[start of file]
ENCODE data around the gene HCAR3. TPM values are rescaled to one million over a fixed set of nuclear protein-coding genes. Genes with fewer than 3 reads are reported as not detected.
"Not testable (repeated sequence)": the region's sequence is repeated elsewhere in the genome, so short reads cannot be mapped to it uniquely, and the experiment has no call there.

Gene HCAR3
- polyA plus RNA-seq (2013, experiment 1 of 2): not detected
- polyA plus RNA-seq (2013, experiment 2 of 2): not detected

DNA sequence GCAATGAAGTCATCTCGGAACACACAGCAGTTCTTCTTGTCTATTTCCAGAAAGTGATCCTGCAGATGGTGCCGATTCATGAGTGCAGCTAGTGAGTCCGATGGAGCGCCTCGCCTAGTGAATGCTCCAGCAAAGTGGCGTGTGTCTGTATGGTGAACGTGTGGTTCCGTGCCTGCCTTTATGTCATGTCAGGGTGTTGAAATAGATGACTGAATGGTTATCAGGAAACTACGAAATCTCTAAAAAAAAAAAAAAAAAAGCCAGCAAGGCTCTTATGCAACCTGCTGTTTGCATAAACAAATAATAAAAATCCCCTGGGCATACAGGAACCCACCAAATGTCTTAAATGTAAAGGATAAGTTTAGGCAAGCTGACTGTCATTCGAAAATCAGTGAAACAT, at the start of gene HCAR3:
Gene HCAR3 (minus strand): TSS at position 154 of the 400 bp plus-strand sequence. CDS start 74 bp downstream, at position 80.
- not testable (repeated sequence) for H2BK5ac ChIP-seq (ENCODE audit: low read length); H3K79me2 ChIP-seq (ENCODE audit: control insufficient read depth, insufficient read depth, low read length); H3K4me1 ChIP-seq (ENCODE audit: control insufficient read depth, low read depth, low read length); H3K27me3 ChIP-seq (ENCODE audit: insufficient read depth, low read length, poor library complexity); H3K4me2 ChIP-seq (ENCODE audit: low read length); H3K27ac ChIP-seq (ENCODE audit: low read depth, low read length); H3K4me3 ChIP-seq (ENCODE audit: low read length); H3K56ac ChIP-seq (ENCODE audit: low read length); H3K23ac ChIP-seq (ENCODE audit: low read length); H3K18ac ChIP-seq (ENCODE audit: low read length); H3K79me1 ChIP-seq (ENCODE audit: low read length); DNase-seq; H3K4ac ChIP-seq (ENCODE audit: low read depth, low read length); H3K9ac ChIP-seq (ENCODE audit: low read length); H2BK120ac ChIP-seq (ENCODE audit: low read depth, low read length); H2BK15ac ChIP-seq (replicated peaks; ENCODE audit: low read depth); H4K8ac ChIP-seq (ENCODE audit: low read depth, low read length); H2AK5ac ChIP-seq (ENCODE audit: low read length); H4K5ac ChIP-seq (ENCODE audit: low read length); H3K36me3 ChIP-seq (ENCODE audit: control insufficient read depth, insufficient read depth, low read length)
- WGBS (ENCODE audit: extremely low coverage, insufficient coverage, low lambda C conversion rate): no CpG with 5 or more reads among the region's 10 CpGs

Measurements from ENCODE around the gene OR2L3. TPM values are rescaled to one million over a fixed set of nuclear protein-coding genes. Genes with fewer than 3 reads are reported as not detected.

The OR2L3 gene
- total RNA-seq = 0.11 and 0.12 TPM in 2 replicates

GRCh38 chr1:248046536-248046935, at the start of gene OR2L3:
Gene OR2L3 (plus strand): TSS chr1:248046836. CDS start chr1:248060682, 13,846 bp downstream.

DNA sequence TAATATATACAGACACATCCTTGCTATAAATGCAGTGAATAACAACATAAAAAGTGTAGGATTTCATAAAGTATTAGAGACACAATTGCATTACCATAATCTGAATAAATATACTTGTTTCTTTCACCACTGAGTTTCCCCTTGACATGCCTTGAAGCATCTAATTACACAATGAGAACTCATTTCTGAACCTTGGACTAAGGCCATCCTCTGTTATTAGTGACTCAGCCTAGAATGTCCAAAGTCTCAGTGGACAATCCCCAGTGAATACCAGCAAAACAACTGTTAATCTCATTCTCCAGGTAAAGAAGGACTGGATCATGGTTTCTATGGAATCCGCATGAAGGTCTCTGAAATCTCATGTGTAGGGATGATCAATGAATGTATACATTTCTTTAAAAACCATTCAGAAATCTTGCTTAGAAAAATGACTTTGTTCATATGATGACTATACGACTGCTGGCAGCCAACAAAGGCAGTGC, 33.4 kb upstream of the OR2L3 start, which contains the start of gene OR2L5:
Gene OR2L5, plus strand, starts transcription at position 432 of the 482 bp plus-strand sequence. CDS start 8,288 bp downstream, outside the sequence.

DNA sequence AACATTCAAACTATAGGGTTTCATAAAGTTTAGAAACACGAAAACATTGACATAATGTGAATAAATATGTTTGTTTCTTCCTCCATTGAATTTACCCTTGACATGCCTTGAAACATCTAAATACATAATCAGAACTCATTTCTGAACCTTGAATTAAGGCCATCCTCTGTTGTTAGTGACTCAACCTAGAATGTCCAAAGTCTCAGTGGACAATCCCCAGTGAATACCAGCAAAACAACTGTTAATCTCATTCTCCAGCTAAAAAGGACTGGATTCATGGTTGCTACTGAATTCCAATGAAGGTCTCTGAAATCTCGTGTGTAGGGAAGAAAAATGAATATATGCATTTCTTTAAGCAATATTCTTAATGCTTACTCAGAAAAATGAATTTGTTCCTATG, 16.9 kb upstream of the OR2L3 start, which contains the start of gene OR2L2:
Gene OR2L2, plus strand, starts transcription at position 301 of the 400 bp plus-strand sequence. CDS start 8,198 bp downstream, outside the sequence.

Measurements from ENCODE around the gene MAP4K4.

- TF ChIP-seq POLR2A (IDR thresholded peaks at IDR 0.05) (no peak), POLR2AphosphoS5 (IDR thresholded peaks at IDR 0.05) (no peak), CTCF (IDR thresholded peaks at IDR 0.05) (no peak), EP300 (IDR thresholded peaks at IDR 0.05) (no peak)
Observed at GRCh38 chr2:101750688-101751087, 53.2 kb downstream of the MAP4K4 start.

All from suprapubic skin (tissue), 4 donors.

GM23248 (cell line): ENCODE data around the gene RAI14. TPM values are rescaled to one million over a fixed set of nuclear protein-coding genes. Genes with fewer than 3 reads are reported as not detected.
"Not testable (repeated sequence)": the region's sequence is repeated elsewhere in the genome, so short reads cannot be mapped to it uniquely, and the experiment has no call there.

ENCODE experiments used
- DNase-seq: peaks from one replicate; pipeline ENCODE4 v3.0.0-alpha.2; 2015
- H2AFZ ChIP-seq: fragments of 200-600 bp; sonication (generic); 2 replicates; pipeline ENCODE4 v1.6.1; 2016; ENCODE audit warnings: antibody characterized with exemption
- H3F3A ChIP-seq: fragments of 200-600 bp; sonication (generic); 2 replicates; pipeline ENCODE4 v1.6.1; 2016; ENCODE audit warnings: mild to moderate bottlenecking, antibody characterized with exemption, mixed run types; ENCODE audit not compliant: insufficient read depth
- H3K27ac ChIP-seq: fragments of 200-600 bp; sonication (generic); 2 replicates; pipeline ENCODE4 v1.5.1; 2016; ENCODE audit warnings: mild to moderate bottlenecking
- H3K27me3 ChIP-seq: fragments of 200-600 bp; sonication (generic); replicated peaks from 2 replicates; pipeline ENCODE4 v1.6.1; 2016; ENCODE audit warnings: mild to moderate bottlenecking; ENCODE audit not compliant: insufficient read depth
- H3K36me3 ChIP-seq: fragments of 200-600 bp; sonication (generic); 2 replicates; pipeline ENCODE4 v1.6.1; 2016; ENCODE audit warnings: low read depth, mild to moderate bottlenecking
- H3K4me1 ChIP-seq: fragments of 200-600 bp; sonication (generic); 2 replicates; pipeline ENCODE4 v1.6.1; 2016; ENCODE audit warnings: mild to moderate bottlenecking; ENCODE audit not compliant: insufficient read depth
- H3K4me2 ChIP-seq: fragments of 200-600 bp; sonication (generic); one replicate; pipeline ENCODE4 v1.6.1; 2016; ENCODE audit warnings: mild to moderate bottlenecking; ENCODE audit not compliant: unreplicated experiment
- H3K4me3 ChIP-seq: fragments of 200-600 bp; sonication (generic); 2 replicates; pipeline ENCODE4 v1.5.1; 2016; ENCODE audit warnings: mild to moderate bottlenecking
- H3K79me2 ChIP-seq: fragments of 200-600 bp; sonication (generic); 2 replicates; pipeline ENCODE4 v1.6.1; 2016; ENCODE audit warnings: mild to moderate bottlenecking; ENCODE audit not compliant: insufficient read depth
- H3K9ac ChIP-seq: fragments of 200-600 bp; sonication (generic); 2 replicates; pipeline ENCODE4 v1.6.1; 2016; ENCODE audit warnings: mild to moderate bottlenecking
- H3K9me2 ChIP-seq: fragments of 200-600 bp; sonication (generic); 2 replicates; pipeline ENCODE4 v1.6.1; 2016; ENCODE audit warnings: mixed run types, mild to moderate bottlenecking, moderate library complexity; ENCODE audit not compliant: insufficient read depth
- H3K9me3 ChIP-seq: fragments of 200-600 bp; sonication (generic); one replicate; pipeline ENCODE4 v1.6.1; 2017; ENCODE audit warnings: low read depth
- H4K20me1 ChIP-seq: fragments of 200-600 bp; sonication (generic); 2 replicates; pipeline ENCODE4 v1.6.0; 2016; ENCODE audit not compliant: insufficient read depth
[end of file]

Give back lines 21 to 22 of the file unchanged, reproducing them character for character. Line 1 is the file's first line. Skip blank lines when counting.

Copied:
Observed at GRCh38 chr2:101750688-101751087, 53.2 kb downstream of the MAP4K4 start.

All from suprapubic skin (tissue), 4 donors.